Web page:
Growing number of students protest against abortion abolitionists

Week long demonstration in front of school gets bigger each day

What began on Monday with three abortion abolitionists demonstrating on the sidewalk in front of the school, grew into a more pronounced display Thursday, with at least two dozen students predominantly opposed to the abolitionists message gathering next to the protesters.

Roy Nitzan
Looking east, freshman Tasnia Ullah was one of more than two dozen students protesting outside the school Thursday.

“I think it is unnecessary, you should do it somewhere that there is influence, not at a school,” sophomore Rachel Guo said. “At a school you can’t do anything about it, it is all kids.”

But for The Abolitionist Society of Little Elm, that’s exactly who they are trying to reach as the group has been sent in front of other schools in the district already this year, including Wakeland, Heritage, Frisco, Reedy, and Independence.

“The high schools we think are a good target audience; a lot of pregnancies happen in high school,” abortion abolitionist Kimberlee Tringali said. “We just want to make sure that besides the education you are getting in the public school system, you’re also getting health education as well.”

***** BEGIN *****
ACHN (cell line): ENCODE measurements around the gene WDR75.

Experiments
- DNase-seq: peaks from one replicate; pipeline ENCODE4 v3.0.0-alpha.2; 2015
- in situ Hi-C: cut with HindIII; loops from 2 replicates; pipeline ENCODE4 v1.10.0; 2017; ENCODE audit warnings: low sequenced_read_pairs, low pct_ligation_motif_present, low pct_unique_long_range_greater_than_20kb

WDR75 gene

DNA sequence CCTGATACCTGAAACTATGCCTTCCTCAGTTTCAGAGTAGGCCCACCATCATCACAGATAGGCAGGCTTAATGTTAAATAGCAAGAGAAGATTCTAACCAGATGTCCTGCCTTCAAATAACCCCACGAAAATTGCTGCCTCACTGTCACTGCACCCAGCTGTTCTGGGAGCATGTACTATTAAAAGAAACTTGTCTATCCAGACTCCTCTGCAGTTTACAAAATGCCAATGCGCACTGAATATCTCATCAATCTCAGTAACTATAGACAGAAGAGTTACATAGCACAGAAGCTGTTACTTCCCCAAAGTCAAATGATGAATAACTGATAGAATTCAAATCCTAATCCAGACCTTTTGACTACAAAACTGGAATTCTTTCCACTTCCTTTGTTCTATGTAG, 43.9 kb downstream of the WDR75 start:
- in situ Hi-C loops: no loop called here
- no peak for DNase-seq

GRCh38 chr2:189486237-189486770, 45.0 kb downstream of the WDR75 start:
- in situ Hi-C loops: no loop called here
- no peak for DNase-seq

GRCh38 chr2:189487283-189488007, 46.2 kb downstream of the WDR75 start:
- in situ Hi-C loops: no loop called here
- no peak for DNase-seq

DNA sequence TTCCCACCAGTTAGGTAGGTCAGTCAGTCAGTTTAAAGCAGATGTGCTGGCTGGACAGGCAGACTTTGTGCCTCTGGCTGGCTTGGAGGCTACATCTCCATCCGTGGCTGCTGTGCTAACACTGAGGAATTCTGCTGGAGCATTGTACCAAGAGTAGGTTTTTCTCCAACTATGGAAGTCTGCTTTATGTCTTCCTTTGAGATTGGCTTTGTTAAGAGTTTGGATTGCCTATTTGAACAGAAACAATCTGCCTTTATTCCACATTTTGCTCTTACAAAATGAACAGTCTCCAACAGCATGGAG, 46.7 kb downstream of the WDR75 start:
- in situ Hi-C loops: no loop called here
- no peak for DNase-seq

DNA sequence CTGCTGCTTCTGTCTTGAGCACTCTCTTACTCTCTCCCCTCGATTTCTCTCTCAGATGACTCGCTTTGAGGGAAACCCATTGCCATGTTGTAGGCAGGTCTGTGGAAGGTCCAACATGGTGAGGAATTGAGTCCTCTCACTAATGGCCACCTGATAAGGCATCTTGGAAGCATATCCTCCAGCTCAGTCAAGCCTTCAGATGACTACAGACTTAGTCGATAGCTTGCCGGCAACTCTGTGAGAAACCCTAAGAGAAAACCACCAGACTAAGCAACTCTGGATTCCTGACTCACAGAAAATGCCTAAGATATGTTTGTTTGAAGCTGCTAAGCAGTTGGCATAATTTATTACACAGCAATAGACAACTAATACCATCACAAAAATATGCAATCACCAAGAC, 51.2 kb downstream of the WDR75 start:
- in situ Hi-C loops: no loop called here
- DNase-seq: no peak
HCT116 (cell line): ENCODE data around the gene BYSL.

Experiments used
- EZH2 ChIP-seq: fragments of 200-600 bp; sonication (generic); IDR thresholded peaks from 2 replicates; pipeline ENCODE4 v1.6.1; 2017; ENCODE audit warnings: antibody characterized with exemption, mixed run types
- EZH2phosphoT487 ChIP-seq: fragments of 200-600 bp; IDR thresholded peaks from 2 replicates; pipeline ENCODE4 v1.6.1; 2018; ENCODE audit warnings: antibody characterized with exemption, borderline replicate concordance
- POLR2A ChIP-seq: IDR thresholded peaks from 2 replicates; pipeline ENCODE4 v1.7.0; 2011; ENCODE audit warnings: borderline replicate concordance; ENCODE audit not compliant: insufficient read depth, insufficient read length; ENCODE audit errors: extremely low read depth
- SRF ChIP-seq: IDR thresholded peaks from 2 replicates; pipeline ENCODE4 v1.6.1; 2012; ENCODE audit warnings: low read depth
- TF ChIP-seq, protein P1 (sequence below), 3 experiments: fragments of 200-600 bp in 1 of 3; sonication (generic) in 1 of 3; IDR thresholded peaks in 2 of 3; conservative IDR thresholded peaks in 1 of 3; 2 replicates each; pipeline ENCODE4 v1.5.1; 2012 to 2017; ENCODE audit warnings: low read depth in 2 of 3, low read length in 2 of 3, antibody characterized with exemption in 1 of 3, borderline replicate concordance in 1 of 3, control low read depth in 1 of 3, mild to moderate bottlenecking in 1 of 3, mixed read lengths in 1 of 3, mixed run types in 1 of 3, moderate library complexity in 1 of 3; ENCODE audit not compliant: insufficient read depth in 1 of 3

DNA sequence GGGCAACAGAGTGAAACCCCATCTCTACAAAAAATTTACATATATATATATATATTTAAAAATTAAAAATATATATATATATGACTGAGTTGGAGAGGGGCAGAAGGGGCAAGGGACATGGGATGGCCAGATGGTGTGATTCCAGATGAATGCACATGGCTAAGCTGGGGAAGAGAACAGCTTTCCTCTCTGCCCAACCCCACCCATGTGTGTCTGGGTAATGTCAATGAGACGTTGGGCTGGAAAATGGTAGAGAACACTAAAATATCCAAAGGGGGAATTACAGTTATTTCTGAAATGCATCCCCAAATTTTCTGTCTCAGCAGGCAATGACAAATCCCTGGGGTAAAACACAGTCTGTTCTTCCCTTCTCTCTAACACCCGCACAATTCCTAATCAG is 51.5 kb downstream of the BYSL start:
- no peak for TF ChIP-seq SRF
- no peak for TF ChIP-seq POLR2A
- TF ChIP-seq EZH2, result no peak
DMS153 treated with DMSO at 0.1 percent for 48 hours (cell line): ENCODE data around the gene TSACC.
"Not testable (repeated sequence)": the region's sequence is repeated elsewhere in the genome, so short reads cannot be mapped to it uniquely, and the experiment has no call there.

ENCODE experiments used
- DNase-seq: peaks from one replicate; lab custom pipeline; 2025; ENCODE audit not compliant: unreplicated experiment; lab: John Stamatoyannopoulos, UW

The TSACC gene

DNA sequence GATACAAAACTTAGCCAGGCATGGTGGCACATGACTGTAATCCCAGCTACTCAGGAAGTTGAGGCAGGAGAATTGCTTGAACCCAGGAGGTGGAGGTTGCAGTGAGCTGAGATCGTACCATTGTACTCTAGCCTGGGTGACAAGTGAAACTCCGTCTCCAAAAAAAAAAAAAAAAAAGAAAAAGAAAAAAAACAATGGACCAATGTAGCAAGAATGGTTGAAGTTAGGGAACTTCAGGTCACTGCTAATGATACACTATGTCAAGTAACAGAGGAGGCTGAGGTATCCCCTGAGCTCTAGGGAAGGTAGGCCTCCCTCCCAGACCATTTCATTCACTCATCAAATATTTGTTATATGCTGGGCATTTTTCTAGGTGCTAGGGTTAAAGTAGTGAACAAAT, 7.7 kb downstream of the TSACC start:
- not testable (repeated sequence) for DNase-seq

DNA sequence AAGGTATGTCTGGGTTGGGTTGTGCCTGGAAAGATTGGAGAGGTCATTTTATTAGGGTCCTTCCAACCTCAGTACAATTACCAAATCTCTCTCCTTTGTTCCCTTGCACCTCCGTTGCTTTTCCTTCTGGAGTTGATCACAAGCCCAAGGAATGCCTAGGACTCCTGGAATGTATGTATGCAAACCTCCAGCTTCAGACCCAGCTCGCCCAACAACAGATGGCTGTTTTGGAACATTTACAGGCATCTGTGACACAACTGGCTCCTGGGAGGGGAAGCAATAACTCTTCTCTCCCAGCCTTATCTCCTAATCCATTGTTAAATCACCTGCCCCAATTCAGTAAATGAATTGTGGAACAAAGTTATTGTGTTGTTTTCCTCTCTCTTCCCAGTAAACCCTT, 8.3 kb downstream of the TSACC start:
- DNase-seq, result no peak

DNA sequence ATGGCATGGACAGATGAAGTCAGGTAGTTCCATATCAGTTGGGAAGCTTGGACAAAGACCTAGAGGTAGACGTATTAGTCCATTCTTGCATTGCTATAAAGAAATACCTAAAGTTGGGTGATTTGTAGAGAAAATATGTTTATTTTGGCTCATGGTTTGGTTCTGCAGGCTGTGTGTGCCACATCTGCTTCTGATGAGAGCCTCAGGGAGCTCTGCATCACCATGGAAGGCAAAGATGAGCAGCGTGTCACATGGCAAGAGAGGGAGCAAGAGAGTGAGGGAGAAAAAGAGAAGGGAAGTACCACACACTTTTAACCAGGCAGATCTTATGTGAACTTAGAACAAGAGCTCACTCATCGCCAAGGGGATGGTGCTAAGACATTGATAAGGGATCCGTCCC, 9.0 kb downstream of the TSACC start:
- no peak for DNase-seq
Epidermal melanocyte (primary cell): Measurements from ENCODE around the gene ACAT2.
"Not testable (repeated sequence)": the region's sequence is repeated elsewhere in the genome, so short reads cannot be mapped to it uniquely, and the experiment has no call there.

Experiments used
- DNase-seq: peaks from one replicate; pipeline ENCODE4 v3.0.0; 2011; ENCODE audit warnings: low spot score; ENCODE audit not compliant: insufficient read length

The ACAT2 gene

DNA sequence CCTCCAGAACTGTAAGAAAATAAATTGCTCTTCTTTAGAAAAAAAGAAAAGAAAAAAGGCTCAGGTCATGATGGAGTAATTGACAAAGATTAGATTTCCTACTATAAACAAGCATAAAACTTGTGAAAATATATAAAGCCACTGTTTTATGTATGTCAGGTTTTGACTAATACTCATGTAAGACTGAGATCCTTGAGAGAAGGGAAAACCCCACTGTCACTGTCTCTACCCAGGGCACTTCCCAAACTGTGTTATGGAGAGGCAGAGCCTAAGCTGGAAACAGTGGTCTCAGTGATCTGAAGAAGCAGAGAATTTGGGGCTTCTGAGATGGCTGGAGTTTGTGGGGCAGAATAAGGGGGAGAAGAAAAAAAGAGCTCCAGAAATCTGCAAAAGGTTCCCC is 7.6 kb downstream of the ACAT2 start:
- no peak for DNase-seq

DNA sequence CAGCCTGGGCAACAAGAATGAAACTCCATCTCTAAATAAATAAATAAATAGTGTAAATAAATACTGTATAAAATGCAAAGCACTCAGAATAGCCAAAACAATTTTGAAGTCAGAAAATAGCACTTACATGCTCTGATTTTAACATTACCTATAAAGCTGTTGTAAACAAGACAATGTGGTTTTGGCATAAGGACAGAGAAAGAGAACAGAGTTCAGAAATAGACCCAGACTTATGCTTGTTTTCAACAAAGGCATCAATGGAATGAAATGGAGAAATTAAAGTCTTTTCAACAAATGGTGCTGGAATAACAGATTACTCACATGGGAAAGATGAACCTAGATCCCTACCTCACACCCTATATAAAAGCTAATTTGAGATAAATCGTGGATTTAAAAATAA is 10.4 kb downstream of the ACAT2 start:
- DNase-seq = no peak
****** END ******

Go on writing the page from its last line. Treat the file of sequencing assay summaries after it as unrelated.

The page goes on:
While in front of the school, the abortion abolitionists have been displaying signs featuring graphic images, which prompted principal Scott Warstler to send an email to parents Wednesday evening that said in part:

There are a few people holding signs that are very graphic in nature and may not be appropriate for younger children. If you have young children with you at drop off or pick up, please take this into consideration.”

With Thursday’s crowd the biggest of the week, Frisco ISD Director of Security Kevin Haller, School Resource Officer Glen Hubbard and Warstler spent part of the morning amongst the protesters.

Roy Nitzan
With a line of cars waiting to turn into the school’s main entrance, students protest in front of the school on the morning of Thursday, May 18, 2017.

“As long as they stay on sidewalks and on public access, we don’t have the ability to go and ask them to move,” Warstler said. “If they were to step on campus, if they were to follow students into the parking lot, then we absolutely have the ability to go ask them to leave. And even when we ask them to leave, all that really means is that they’ll go back to the sidewalk.”

Featuring mostly students, Thursday’s crowd also saw several parents joining in on the demonstrations.

“For me as a parent, to defend the rights of my wife and my daughters,” parent Kenneth Landauro said. “It’s very important to me, they have their own choice, they have the right to make their own decisions.”

Protected by the First Amendment, one of the protesters told Wingspan that Friday is the last day they expect to be in front of the school, but other students have reported the abortion abolitionists have said they intend to be there until the end of the school year on June 2.

“Do I like it? No. Is there a concern? No,” Warstler said. “As long as our students don’t go out there and do something stupid, then there’s no concern about them being there. Would I prefer that they not, yes, but again that’s one of those things that they have every right to do it.”